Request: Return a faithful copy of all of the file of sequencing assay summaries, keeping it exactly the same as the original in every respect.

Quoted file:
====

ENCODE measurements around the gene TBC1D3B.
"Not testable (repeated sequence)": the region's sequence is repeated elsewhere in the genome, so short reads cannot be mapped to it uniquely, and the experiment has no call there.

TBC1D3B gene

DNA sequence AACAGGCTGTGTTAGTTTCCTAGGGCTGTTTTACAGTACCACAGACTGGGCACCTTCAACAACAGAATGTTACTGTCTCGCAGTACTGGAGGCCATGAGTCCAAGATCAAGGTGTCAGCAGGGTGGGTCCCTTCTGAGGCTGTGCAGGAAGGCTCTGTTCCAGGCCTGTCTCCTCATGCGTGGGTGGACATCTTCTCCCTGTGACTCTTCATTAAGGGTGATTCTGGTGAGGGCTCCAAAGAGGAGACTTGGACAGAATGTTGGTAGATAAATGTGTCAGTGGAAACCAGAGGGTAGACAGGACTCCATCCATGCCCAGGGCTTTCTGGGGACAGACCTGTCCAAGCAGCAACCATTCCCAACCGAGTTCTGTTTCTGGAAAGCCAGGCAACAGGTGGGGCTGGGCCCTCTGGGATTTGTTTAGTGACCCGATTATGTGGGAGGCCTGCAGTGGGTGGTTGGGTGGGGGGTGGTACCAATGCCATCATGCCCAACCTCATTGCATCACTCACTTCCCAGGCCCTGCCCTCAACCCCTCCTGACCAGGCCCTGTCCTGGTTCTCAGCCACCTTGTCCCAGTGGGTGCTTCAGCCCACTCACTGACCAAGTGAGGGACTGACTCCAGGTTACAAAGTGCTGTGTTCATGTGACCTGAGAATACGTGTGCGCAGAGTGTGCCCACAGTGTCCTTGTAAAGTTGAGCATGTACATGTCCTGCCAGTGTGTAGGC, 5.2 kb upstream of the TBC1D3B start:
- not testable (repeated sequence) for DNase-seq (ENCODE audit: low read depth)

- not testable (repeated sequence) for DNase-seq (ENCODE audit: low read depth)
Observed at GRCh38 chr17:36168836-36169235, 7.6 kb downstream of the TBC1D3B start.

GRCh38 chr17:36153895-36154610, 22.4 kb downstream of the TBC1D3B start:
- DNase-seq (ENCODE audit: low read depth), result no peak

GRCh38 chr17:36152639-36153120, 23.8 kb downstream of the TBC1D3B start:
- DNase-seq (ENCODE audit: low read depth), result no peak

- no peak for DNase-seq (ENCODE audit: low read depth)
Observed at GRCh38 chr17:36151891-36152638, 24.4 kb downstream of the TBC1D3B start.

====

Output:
ENCODE measurements around the gene TBC1D3B.
"Not testable (repeated sequence)": the region's sequence is repeated elsewhere in the genome, so short reads cannot be mapped to it uniquely, and the experiment has no call there.

TBC1D3B gene

DNA sequence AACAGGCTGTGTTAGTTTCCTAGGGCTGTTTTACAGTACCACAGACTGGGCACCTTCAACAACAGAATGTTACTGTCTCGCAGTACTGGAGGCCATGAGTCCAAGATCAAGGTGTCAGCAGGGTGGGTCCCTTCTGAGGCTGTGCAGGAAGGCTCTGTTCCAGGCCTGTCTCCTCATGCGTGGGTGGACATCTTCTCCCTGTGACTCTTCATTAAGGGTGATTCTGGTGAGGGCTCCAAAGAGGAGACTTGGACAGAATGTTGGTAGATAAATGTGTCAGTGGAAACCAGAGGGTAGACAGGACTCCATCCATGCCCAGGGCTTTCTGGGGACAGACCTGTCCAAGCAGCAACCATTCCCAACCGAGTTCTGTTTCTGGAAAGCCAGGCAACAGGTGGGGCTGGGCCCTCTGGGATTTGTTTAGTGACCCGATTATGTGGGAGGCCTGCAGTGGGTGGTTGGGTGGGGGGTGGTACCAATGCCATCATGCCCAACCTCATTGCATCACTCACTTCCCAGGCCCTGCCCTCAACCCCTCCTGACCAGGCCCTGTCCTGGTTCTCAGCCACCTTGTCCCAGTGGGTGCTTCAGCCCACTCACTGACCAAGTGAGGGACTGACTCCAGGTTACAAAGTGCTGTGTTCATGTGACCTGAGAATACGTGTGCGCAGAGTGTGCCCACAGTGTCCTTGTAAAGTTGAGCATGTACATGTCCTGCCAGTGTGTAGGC, 5.2 kb upstream of the TBC1D3B start:
- not testable (repeated sequence) for DNase-seq (ENCODE audit: low read depth)

- not testable (repeated sequence) for DNase-seq (ENCODE audit: low read depth)
Observed at GRCh38 chr17:36168836-36169235, 7.6 kb downstream of the TBC1D3B start.

GRCh38 chr17:36153895-36154610, 22.4 kb downstream of the TBC1D3B start:
- DNase-seq (ENCODE audit: low read depth), result no peak

GRCh38 chr17:36152639-36153120, 23.8 kb downstream of the TBC1D3B start:
- DNase-seq (ENCODE audit: low read depth), result no peak

- no peak for DNase-seq (ENCODE audit: low read depth)
Observed at GRCh38 chr17:36151891-36152638, 24.4 kb downstream of the TBC1D3B start.